'Corrupt' Oncologist Given Community Service, but State Says Sentence Too Light

Senior oncologist Dr. Arie Figer was sentenced yesterday to six months of community service, after being convicted of exploiting patients, breach of trust and receiving bribes.

Tel Aviv District Court Judge Rachel Greenberg also fined Figer NIS 75,000, and ruled he would have to compensate his patients by a further NIS 20,000.

The judge said she would rule on the matter of moral turpitude in a separate hearing set for March 15.

Figer was convicted in December of taking payments of thousands of shekels from his patients, in exchange for preferential treatment during their stay at Ichilov Hospital in Tel Aviv and Beilinson Hospital in Petah Tikva.

Figer asked some of the patients to pay him to be included in test groups, where they would get free samples of expensive new drugs, and directed others to get paid treatment in his private clinic in Bnei Brak.

"There's no need to explain the gravity of the offenses committed by the accused, and the corruption that came to characterize his conduct," Greenberg wrote in her verdict. "Earlier verdicts stress time and again the importance of serious punishment of public servants convicted of taking bribes. The acts of the accused, a senior medical specialists, are accompanied by a particularly ugly aspect of exploiting the distress of cancer patient and their families, for no other motive but pure greed."

"The accused cynically abused his senior position at the hospital by exploiting the weakness of the overloaded public healthcare system to grab money for himself," she wrote.

The justice also said that "reading time and again the accused statements, I found not a glimpse of understanding of comprehension of essence of the legal process led against him. The picture drawn by the conduct of the accused toward the patients and their families is one of arrogance, lack of empathy and exploitation."

Despite the stern rebukes in the verdict, the leniency of the actual sentence led Figer and his attorney, Nevot Telzur, to believe that Figer may well return to his practice.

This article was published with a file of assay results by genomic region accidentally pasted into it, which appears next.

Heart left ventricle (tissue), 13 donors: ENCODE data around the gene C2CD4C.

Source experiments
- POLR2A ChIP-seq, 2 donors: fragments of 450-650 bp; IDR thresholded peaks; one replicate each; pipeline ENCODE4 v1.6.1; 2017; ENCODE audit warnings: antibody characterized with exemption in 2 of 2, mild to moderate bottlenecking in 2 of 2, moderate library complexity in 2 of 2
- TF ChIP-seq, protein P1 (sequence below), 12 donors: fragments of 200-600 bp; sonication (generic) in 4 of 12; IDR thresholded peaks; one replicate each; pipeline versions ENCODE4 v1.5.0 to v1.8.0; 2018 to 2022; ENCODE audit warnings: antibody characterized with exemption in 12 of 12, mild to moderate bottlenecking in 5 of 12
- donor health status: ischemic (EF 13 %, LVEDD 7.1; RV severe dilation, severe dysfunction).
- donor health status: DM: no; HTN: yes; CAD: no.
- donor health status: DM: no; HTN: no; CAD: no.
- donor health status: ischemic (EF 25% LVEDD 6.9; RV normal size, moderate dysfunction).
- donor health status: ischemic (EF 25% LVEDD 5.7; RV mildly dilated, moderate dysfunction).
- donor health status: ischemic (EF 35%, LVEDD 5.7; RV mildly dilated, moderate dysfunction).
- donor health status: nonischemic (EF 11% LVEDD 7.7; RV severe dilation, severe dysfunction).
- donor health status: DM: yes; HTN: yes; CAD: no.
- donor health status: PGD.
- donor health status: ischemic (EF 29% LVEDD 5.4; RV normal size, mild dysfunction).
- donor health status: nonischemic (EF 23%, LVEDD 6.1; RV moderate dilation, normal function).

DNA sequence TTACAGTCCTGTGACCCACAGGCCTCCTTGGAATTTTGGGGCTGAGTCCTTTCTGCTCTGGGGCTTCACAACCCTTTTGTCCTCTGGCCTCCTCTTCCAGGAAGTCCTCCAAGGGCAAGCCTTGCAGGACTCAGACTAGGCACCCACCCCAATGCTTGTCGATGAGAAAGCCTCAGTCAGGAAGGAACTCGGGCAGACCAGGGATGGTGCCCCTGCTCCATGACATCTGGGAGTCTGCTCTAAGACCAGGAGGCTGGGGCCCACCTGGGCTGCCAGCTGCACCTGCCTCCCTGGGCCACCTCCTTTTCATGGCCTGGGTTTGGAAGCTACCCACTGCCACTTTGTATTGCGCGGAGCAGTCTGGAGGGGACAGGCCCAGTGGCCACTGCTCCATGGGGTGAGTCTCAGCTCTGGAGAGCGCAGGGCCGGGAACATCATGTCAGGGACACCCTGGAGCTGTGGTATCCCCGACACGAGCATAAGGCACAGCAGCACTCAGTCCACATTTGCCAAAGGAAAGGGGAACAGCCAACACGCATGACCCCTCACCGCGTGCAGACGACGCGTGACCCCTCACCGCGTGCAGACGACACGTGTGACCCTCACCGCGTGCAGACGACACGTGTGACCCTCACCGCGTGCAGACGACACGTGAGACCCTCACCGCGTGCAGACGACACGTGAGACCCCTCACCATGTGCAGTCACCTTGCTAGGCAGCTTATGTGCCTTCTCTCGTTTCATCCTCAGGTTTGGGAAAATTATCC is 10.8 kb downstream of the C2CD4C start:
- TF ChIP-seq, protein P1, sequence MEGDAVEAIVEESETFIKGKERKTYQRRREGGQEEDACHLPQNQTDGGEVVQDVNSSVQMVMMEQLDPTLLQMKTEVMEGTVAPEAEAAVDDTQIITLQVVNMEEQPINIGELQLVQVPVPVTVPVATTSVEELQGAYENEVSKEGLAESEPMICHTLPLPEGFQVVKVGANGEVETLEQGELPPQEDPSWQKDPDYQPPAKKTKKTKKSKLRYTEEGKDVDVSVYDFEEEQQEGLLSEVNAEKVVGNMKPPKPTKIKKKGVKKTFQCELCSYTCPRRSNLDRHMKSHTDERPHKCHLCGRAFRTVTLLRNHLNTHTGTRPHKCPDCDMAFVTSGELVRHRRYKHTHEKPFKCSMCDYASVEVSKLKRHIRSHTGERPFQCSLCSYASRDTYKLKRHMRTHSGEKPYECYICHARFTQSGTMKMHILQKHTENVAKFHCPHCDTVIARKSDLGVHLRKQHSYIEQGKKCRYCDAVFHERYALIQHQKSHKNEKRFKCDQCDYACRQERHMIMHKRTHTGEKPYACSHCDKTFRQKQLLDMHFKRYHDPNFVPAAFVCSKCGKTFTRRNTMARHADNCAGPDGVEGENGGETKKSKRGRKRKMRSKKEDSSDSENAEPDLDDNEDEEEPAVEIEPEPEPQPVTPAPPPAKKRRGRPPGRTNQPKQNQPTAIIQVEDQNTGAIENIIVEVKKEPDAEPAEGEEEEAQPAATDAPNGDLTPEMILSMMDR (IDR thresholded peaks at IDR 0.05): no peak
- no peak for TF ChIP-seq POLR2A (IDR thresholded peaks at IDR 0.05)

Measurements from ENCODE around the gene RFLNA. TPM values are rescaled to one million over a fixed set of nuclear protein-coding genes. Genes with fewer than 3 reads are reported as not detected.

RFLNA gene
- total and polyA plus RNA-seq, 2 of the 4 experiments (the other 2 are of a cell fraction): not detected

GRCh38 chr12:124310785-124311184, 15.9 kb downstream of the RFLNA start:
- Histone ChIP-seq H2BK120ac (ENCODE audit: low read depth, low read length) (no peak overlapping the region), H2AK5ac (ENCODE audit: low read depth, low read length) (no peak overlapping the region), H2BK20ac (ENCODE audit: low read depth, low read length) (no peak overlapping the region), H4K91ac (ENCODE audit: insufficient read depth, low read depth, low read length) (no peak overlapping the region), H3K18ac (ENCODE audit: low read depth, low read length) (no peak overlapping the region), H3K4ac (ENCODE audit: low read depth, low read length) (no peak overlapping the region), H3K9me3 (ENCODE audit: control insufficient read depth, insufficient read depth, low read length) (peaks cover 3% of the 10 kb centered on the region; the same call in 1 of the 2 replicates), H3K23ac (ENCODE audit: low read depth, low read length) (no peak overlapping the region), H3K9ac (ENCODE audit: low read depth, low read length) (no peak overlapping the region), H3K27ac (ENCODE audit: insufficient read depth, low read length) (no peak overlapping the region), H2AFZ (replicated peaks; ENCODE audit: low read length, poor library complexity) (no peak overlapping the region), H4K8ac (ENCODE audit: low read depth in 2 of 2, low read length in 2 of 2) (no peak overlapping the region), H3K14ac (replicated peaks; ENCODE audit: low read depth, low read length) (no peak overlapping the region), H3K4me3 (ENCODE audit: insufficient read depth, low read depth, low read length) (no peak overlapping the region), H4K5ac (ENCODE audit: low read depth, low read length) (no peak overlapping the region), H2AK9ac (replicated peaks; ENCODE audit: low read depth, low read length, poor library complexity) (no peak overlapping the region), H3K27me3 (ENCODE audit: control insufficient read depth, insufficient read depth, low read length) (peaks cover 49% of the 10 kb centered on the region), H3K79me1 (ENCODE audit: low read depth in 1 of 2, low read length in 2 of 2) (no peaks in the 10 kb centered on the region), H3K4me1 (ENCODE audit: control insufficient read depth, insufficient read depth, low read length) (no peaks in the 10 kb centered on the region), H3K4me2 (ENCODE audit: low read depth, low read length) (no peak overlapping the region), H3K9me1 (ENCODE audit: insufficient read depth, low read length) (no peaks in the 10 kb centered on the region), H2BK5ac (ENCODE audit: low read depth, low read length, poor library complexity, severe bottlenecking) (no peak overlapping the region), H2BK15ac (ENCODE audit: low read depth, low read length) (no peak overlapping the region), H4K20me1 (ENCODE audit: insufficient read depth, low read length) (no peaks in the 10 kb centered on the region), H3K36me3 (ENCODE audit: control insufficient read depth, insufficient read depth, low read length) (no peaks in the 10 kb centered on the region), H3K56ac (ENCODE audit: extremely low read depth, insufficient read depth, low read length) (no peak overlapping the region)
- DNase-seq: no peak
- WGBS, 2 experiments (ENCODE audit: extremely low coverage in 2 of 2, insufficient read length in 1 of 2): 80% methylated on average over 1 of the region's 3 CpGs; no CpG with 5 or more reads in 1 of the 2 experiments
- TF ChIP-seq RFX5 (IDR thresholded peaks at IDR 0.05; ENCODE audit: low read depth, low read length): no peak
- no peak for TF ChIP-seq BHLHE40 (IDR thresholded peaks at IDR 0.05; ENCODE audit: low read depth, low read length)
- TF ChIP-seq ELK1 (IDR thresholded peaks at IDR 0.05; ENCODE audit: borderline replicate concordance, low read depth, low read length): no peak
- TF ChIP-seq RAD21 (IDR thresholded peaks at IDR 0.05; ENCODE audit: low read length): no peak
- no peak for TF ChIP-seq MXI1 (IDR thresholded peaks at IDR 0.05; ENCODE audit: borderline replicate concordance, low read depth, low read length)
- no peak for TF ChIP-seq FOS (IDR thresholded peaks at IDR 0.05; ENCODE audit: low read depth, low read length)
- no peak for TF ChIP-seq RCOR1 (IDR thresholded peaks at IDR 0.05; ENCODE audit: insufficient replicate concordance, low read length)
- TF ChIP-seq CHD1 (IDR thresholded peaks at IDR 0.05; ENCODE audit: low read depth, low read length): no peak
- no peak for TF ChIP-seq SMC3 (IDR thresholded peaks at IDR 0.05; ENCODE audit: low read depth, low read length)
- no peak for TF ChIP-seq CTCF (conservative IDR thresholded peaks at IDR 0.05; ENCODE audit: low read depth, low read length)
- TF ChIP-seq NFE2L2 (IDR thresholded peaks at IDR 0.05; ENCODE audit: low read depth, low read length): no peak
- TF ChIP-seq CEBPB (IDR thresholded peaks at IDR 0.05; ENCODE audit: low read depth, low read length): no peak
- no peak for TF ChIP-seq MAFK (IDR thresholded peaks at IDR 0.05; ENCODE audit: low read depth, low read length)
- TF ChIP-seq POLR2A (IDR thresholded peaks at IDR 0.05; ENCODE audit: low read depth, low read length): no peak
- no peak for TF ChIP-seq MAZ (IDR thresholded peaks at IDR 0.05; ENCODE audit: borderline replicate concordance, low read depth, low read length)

"I think the court felt it should give me the chance to go back to my patients," said Figer after the sentencing. "This is my life's purpose. A person who chooses to be an oncologist, to work with cancer patients, chooses a way of life. I think the judge took that into account, despite everything else she said. Patients are all that I have in my life other than my family, and I dearly hope no process of any kind will bar me from helping them. It's highly unlikely a person who dedicated his life to oncology would do what they claim I've done. I say I'm innocent, that my conscience is pure and my hands are clean."

Telzur praised the verdict for "sending a clear message to the relevant authorities not to harm Dr. Figer's professional career," and said Figar may still appeal the decision.

"The judge went over and beyond herself," read the official statement from Figer's defense team. "She understood that Dr. Figer was punished enough in the three years of the legal process. She put the public interest first, with the public interest being that Dr. Figer, the number one digestive tract oncologist in Israel, will return as soon as possible to the hundreds of patients waiting for his devoted care."

The prosecutors were also going to appeal, they said yesterday, as they believe the sentencing was far too light.

"The sentencing is completely disproportionate to the gravity of the conviction," a source in the prosecution said.

The Justice Ministry said the prosecution was studying the verdict and considering whether to appeal.

Patients who attended the sentencing disagreed about the verdict. "Some people can't afford bribes, so they don't get treatment," said one patient, Naomi Skolnik. "The punishment he got isn't deterring enough, it's not a real punishment at all."

She was interrupted by another patient, who said that she was only alive because of Figer, and needed him to treat her and thousands of other patients.

The Health Ministry has yet to call a disciplinary committee to discuss Figer's sentencing, which means at the moment he remains licensed to practice medicine. Once a hearing is conducted, the committee will make recommendations to retired judge Vardi Zeiler, who had been empowered with the Health Minister's authority on disciplinary matters, and he will make the decision whether to suspend or cancel Figer's license.

Ichilov Hospital said in a statement that Figer has been on indeterminate leave, on his own initiative, since the beginning of the legal process.